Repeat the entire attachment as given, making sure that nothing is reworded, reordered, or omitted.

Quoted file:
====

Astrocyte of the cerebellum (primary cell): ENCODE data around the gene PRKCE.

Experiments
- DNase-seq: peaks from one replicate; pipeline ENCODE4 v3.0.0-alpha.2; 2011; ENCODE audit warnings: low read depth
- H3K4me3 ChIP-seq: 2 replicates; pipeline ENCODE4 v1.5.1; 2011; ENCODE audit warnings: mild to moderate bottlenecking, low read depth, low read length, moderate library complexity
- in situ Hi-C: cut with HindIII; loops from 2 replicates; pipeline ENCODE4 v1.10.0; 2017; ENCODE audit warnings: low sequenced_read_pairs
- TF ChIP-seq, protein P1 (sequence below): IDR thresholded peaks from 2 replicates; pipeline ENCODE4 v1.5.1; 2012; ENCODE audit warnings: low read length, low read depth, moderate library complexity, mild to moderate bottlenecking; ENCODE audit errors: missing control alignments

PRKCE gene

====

Astrocyte of the cerebellum (primary cell): ENCODE data around the gene PRKCE.

Experiments
- DNase-seq: peaks from one replicate; pipeline ENCODE4 v3.0.0-alpha.2; 2011; ENCODE audit warnings: low read depth
- H3K4me3 ChIP-seq: 2 replicates; pipeline ENCODE4 v1.5.1; 2011; ENCODE audit warnings: mild to moderate bottlenecking, low read depth, low read length, moderate library complexity
- in situ Hi-C: cut with HindIII; loops from 2 replicates; pipeline ENCODE4 v1.10.0; 2017; ENCODE audit warnings: low sequenced_read_pairs
- TF ChIP-seq, protein P1 (sequence below): IDR thresholded peaks from 2 replicates; pipeline ENCODE4 v1.5.1; 2012; ENCODE audit warnings: low read length, low read depth, moderate library complexity, mild to moderate bottlenecking; ENCODE audit errors: missing control alignments

PRKCE gene